Tom paced the floor, walking back and forth all day long, repeating the word what. “What … What … What … What …,” nonstop, all day long, repetitiously. Of course, asking Tom “what” he was doing would only increase his repetitions. You see, Tom had found the secret of the universe in the word what. Tom believed he was Jesus Christ and that he was spreading the gospel truth through his words.

Tom, like many other people who are given the label schizophrenic, is extremely terrified of others. (source)

Here, each what is meant to be a separate sentence, so in principle we could have had What. What. What. What. However, the ellipses are used instead of periods to indicate a longer than usual pause between these one-word sentences, and possibly a trailing intonation in prosody.

  • Thanks! That's a pretty detailed explanation with lots of examples.
    – xiiliea
    Commented Dec 4, 2018 at 15:50
  • @xiiliea No problem! Commented Dec 4, 2018 at 23:54
  • I've attempted to fix the quote formatting in your post to use nested blockquotes. Please check to make sure I've maintained your intent.
    – V2Blast
    Commented Jan 31, 2022 at 18:36

I would recommend you to follow Geoff Logan's example from 'The Legacy of Two Gemini Knight': 'What... what is the meaning of this outrage?' The capital letter is usually used after the full stop when a new sentence begins. This is not the case. So, I think there should not be capital 'W'.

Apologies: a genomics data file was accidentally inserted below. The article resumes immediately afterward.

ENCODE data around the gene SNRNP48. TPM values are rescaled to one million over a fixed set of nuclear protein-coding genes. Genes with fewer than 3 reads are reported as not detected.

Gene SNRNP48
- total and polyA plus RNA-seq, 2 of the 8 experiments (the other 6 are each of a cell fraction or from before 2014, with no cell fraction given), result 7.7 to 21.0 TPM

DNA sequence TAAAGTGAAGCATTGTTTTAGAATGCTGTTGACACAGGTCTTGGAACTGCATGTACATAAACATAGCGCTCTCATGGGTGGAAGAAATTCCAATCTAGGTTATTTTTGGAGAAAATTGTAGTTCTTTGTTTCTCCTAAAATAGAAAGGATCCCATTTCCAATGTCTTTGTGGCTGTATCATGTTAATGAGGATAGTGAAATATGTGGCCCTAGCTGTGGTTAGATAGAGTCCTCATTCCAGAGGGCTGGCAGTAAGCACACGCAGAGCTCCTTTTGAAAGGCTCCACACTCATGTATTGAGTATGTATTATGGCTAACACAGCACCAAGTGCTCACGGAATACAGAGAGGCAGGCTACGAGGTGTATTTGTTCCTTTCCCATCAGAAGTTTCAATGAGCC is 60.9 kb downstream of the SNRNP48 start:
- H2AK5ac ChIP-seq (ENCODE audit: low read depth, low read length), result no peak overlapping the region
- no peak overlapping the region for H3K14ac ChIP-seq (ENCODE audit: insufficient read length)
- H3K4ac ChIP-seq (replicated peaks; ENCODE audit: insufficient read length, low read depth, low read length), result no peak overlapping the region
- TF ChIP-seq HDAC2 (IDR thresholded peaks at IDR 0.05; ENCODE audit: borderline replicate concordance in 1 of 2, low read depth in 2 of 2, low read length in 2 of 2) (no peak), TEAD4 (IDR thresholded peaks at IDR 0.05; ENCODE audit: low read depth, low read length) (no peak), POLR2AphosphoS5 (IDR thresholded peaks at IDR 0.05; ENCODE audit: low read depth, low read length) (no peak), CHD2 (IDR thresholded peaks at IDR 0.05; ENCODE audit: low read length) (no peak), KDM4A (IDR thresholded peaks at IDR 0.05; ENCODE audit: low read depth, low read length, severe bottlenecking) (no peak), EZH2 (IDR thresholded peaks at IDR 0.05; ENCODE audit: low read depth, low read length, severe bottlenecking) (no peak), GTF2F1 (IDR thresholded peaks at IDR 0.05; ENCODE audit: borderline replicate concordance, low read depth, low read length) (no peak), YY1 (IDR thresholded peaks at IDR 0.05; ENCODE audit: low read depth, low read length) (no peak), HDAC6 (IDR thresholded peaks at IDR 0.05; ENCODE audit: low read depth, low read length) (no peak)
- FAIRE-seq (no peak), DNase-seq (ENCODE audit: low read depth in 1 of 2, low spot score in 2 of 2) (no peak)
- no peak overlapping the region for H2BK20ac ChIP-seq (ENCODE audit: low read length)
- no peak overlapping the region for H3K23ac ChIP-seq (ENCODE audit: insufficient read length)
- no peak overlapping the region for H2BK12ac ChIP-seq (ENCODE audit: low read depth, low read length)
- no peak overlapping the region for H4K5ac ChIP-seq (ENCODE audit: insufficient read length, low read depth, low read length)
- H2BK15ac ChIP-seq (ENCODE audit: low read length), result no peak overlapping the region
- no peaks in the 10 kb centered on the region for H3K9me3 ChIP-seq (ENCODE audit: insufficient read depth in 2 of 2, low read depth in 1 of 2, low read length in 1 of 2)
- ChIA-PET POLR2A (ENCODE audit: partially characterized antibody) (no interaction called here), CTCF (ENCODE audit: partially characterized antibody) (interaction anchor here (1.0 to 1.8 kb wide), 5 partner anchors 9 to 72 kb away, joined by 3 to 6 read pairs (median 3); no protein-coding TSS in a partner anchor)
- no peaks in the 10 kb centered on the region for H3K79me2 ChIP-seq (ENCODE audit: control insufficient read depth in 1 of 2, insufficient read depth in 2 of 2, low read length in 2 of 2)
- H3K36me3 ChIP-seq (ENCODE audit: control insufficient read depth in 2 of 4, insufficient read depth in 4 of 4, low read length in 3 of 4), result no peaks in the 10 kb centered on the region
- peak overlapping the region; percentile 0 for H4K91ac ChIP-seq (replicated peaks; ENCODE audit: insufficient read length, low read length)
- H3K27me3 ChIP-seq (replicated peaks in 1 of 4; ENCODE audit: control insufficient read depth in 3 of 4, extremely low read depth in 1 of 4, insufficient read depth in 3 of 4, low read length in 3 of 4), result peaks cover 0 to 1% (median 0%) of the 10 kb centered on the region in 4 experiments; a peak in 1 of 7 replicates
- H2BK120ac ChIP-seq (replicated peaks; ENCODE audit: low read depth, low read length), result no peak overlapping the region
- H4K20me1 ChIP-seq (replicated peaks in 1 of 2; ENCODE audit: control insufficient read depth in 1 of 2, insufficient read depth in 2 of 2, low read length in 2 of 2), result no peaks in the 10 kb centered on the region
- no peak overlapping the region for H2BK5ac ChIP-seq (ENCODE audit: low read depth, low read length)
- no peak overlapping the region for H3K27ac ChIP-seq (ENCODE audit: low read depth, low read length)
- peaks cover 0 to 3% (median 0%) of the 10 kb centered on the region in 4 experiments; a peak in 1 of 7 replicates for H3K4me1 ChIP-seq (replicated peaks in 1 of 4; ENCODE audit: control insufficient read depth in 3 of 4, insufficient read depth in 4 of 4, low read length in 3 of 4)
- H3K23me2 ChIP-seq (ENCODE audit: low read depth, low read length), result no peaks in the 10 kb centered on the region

• 1
    The issue is not whether there is a period (or a question or an exclamation mark) as opposed to an ellipsis. A sentence may end with the ellipsis alone, in which case the next word begins a new sentence and should be capitalized. So the issue is whether the ellipsis terminates the sentence or not. In the OP's question, it is not meant to end the sentence, but rather to indicate faltering speech, and this is why the second what is not capitalized. See the two entries from the Chicago Manual of Style in my answer on this page. Commented Dec 4, 2018 at 15:16